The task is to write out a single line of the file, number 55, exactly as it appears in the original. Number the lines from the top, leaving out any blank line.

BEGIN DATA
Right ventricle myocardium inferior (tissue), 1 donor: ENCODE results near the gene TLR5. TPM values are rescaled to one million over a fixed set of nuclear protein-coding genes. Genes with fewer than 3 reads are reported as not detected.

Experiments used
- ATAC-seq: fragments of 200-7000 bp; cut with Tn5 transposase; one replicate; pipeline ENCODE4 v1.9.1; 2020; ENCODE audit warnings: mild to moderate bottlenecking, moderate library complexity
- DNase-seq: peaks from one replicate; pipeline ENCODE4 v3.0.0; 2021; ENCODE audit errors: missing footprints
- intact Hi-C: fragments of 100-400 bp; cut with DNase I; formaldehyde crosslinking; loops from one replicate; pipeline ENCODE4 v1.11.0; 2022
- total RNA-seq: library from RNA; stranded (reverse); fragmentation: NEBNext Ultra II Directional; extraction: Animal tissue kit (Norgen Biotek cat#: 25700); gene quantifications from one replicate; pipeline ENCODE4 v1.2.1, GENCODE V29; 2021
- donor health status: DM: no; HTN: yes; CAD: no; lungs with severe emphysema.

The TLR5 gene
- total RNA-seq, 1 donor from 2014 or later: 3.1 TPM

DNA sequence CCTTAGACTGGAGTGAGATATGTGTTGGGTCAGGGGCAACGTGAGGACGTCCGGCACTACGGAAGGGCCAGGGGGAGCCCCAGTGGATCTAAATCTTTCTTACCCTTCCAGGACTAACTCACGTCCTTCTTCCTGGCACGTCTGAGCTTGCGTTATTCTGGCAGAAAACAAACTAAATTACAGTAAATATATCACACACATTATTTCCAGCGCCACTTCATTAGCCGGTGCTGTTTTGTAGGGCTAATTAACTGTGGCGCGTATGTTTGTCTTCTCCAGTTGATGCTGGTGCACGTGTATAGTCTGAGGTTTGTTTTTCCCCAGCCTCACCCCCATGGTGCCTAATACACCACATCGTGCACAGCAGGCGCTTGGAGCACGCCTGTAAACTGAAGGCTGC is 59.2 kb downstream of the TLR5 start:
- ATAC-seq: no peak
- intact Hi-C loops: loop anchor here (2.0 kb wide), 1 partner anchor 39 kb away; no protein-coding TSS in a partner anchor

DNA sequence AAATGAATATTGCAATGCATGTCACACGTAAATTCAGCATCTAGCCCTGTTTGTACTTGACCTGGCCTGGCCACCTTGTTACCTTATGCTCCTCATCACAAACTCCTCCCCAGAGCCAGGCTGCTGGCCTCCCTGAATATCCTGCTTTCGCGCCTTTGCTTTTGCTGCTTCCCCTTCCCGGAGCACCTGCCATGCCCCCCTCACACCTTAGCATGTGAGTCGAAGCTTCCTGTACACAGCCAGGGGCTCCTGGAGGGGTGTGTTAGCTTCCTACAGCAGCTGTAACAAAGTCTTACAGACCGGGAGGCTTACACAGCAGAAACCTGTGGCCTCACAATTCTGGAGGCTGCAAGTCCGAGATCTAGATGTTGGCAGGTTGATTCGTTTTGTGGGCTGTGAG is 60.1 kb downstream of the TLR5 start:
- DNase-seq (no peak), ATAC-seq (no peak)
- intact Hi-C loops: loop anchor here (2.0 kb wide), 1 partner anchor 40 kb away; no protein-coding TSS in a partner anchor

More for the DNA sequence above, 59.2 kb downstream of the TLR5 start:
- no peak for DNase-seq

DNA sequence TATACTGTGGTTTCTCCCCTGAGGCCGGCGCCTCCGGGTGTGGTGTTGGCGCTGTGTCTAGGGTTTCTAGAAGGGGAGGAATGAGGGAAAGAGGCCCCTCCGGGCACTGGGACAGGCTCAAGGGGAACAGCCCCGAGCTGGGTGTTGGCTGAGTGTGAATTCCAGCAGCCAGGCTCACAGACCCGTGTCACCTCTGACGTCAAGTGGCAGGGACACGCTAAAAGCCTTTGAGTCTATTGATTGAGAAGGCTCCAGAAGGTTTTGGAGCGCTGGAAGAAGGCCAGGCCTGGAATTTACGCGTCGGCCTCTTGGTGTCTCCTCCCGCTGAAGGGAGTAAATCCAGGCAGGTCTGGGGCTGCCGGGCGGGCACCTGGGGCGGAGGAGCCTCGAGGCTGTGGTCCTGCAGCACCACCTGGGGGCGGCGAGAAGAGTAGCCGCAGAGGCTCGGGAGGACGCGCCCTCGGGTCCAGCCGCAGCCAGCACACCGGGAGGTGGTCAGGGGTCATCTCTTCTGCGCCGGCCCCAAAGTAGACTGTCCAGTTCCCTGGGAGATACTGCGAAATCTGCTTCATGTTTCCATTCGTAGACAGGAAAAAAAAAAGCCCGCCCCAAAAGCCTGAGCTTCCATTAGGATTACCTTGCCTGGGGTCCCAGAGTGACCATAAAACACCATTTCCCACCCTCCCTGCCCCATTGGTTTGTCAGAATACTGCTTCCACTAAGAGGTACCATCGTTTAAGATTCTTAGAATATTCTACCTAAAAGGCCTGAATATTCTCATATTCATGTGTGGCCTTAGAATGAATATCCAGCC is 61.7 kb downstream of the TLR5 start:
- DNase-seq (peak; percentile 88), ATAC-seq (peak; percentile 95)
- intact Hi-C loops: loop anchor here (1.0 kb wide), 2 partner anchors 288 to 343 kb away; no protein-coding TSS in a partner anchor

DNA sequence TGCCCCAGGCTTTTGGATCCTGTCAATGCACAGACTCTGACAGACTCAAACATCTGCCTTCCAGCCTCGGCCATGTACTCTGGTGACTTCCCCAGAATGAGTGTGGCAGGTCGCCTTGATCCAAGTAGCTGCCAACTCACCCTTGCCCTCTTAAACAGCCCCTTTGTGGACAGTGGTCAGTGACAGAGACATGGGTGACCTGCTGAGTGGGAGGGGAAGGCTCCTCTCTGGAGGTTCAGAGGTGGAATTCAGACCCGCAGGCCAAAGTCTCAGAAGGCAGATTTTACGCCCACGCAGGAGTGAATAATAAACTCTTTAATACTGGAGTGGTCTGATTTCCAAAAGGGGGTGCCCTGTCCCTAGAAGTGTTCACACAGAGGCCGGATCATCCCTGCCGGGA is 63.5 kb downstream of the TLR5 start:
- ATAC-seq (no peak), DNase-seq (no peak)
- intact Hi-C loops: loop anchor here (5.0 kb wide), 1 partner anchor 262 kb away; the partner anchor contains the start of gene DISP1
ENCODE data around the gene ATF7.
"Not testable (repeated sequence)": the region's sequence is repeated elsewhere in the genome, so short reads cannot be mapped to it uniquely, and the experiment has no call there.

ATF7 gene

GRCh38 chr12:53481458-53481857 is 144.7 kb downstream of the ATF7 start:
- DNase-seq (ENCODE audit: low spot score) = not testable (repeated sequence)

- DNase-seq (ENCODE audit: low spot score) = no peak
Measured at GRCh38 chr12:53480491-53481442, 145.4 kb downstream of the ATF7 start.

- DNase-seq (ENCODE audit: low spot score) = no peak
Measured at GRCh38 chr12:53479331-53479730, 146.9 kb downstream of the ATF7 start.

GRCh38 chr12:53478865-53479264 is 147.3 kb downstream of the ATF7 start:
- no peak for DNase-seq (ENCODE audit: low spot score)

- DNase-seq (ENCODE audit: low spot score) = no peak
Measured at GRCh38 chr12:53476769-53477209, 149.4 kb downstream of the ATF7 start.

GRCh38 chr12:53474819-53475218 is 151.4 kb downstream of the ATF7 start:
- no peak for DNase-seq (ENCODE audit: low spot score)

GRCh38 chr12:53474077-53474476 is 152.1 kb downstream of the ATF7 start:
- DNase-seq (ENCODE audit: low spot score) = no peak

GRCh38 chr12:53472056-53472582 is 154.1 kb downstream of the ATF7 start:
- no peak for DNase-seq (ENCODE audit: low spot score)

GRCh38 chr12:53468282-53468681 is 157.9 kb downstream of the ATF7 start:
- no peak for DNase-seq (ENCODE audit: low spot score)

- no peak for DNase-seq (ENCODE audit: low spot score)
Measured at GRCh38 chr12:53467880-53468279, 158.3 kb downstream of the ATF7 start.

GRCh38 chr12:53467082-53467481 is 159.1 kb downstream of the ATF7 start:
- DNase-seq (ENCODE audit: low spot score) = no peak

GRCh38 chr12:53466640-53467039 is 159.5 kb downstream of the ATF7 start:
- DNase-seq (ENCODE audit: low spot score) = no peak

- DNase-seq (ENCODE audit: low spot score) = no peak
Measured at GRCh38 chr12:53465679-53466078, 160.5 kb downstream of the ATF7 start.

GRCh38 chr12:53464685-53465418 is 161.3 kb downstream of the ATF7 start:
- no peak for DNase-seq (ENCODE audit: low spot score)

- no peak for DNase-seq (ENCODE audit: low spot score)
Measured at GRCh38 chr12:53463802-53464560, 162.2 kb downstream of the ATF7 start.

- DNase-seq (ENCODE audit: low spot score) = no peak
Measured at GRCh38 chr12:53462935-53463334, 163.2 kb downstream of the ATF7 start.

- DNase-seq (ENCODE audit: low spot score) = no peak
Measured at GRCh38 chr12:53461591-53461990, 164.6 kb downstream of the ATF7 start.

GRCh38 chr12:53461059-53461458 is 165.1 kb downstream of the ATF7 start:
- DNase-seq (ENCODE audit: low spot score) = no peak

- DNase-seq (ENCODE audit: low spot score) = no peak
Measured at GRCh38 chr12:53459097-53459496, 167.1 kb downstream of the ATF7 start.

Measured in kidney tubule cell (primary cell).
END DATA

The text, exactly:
- no peak for DNase-seq (ENCODE audit: low spot score)